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Spokane, Washington  Est. May 19, 1883
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Kathy Murray Enhanced Software Shares Vision Of Success With Credit Union Customers

Lots of companies talk about shared vision when they explain their success.

Enhanced Software Products of Spokane can make that claim literally.

Kathy Murray and three partners purchased the Shared Vision software package from Fiserv 18 months ago.

The data-processing software for credit unions had been developed by Triad Systems, a Chicago company Fiserv Inc. acquired in 1989. But Fiserv, a Wisconsin-based giant in information services, couldn’t make money on the product, so in September 1996 officials offered Shared Vision to Murray.

As a sweetener, Fiserv said it would cover any extradordinary expenses for 18 months. On Feb. 27, the net was removed.

“We’ve never used them,” said Murray, who had handled Fiserv’s customer service out of Spokane and Chicago for five years.

She said Shared Vision struggled because 60 employees managed just 57 accounts, and the executives responsible for the package ran up huge travel bills commuting to Chicago each week.

Enhanced Software opened with just 16 employees, Murray said, and not one Shared Vision client dropped out because of the ownership change.

Nor has there been any falloff in service.

“I get no complaints,” said Murray, who added that Enhanced Software did not recruit any new accounts during its first year so it could focus on existing clients and needed upgrades to Shared Vision.

“In this last year we’ve completely turned the product around,” she said.

With work completed on the fundamentals, Murray said Enhanced Software officers are preparing for the next stage of development.

She said a Dutch firm has been hired to convert Shared Vision to the graphical-user interface look characteristic of programs like Windows 95.

“That is really going to put us up competing with bigger businesses,” she said. “We wanted to come out with something that looks the best it can.”

Meanwhile, an in-house team is nearly finished with upgrades to Shared Vision that will eliminate bugs expected to crop up as internal computer calendars hit the year 2000.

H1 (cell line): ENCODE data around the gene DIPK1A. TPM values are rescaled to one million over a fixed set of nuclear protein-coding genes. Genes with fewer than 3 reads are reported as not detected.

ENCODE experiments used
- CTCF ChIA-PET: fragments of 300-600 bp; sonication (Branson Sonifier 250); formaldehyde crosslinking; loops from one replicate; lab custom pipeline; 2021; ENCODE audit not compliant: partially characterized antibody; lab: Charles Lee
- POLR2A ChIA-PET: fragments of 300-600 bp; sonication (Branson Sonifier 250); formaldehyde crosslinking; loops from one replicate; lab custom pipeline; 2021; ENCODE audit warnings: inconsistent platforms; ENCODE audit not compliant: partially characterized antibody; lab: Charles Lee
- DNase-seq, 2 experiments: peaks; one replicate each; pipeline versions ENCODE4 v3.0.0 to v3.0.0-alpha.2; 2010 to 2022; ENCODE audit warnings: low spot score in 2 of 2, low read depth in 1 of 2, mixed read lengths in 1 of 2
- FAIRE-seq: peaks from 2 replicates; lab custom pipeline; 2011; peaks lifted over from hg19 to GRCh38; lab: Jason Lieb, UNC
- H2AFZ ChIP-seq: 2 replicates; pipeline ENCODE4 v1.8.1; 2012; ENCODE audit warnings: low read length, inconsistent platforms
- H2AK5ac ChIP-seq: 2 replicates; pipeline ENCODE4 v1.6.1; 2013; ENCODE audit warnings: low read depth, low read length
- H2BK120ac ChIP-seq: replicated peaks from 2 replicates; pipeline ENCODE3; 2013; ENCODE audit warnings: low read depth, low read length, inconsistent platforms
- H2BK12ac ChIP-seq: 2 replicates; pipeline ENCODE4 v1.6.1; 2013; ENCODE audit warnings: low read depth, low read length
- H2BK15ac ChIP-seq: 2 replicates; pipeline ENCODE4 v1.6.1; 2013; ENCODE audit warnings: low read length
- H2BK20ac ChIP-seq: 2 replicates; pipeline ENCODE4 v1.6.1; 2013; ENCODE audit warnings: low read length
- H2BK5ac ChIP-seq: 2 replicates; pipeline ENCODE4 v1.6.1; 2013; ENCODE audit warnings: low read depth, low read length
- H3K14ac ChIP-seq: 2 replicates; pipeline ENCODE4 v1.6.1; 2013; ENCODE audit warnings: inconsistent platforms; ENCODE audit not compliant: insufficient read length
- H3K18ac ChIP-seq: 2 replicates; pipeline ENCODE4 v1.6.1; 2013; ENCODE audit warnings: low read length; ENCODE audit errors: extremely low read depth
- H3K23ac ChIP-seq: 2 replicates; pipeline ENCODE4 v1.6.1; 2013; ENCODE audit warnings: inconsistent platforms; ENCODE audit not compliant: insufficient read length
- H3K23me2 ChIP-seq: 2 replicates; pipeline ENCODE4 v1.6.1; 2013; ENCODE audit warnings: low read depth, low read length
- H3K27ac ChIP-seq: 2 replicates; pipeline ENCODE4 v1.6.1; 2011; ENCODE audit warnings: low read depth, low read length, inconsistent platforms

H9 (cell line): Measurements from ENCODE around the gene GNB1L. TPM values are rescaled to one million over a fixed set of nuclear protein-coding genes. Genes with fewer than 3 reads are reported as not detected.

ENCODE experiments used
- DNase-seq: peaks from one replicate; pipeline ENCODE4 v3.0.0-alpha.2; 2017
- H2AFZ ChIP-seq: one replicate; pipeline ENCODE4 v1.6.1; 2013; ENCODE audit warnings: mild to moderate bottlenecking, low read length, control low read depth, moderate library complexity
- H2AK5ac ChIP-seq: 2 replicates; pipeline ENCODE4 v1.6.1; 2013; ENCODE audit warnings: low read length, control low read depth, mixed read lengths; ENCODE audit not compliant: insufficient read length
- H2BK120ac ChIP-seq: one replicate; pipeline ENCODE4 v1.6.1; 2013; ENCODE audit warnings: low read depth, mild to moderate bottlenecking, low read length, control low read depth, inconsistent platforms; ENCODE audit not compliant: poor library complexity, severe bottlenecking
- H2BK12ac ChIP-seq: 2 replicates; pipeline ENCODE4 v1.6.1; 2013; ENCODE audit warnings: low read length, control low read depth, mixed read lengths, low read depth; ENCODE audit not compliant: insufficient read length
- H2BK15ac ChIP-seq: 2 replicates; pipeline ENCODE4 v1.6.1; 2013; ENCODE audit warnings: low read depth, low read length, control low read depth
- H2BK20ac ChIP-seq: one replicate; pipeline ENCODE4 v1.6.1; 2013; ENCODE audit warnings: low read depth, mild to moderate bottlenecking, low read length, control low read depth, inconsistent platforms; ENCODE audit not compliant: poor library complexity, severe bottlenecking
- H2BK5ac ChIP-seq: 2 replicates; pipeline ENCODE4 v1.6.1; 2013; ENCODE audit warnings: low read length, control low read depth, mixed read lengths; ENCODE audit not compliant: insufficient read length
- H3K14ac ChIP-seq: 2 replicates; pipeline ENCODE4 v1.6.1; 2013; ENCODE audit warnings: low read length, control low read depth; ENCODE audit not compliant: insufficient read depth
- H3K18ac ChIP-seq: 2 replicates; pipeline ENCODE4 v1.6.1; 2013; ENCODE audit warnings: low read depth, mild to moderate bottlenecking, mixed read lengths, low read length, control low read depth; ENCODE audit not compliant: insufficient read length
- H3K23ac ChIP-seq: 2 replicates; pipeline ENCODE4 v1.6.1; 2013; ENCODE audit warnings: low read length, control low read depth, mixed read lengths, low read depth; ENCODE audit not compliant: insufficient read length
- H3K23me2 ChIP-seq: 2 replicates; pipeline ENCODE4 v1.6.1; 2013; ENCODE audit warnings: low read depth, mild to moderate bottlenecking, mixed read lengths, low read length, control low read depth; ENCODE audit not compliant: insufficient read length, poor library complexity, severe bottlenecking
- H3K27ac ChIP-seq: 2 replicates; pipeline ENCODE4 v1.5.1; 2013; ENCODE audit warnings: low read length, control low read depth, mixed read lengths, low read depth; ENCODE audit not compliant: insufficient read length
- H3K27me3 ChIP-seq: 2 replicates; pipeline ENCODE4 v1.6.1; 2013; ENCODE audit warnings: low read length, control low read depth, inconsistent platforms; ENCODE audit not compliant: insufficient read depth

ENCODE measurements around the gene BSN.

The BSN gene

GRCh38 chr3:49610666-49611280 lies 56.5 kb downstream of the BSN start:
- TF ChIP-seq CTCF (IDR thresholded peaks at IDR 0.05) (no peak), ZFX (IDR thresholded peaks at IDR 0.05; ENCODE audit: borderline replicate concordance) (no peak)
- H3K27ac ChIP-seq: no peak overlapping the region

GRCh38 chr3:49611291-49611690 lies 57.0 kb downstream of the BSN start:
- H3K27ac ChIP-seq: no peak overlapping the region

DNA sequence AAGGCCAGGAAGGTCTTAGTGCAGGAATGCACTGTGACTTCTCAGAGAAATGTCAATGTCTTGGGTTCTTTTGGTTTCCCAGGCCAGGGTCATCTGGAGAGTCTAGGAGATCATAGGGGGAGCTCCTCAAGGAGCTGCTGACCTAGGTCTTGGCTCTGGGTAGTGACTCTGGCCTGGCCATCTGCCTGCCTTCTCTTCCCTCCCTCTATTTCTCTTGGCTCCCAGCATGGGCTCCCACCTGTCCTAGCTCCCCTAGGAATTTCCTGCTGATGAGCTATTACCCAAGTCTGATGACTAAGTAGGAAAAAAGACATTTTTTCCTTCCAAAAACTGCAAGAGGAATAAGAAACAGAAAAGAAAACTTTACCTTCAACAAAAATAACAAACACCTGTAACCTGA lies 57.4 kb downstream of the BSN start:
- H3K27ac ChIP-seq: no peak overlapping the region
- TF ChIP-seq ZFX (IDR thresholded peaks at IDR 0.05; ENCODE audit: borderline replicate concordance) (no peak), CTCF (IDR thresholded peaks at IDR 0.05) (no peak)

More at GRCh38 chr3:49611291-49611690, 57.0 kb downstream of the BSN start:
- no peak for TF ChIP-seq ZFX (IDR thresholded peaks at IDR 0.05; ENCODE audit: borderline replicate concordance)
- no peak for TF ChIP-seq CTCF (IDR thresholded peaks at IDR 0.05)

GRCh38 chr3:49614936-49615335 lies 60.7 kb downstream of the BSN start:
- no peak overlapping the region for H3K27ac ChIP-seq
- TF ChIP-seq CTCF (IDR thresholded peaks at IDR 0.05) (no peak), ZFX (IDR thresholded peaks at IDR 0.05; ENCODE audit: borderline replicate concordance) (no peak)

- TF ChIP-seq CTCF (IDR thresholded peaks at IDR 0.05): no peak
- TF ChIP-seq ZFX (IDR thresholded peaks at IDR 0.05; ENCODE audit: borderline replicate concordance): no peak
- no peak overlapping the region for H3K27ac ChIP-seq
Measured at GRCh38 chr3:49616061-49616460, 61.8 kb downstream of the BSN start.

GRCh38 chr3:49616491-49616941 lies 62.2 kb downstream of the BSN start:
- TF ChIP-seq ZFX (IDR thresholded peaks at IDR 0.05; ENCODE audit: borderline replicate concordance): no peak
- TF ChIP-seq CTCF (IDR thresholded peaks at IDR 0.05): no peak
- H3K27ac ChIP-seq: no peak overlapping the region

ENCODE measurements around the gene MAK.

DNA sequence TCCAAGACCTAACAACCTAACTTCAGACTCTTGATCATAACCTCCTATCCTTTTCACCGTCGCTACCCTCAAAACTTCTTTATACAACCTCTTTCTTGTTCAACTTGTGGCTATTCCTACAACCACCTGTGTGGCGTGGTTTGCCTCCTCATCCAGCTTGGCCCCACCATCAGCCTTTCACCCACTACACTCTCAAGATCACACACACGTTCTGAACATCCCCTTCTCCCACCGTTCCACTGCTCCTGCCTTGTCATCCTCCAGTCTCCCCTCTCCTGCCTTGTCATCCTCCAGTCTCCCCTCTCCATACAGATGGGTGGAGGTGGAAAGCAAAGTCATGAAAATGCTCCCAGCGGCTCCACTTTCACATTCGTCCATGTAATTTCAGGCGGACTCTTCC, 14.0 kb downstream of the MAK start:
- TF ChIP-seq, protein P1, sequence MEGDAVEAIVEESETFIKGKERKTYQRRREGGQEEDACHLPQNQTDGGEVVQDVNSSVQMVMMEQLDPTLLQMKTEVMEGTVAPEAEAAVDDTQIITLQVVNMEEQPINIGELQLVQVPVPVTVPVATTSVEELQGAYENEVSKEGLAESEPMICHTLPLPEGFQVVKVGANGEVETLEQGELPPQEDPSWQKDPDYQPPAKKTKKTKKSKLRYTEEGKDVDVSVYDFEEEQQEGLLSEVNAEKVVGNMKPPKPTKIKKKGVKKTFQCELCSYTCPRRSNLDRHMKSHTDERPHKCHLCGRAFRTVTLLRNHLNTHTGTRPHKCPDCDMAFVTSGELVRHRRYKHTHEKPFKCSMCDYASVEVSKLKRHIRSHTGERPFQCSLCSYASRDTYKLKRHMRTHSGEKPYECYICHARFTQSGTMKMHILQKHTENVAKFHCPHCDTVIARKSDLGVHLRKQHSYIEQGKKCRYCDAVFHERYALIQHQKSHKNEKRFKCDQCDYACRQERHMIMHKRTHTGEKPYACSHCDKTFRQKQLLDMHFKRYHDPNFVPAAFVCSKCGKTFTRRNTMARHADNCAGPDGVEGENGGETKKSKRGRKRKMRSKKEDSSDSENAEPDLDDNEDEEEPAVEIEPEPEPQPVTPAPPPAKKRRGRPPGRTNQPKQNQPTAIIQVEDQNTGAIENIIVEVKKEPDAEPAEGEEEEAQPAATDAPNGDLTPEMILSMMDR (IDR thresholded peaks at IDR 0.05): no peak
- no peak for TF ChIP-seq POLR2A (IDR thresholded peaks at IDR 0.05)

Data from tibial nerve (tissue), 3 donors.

Murray hopes modifications will be ready for delivery to all customers after a four-month test period.

And on Jan. 1 Enhanced Software hired its first sales manager, adding a 10-by-20 booth for trade shows.

“We want to go out with a splash,” she said.

Murray said Enhanced Software, like its credit union customers, wants to be current technologically without losing the human touch.

Clients can call in seven days a week, 24 hours a day to discuss a problem with an employee instead of a pager, she said. That access is particularly important for the handful of credit unions that don’t do their own books, but rely instead on Enhanced Software on a day-to-day basis, she said.

Murray added that the company expects to grow that business as computer systems wear out and state-of-the-art equipment becomes too expensive for small credit unions.

Enhanced Software has also installed an audio system that responds to telephone account inquiries in the Ukrainian language for four credit unions in the Midwest and New York serving those ethnic clients, she said.

Murray said the company is pondering other innovations, like mobile branching and Internet banking.

With the former, she said, credit unions knocked out by events such as an ice storm could conduct business from anywhere using laptop computers.

Combined with new loan products, a representative could extend credit to would-be car buyers at an auto show, she said.

But Murray said she does not want to undertake anything that will create a surge of growth, then a letdown.

“At all costs, I do not want to lay anybody off,” she said.

“We’re not No. 1 in your life,” she said she tells employees. “It’s your family.”

Murray straddles that line herself. Her elder son, Shaun, works at Enhanced Software afternoons when he is not pursuing studies in marketing and management information systems at Eastern Washington University.

Younger son Robert is a student at East Valley High School.

Time away from work is often spent in a golf foursome with husband Mike.

“Pretty much golf is our life,” she said.

Murray said she is looking for a space to relocate Enhanced Software, which shares a building on North Fancher with Output Technology Corp.

Something that will accommodate a 50-percent increase in the staff of 22 over the next five years should be about right, she said.

, DataTimes ILLUSTRATION: Color Photo

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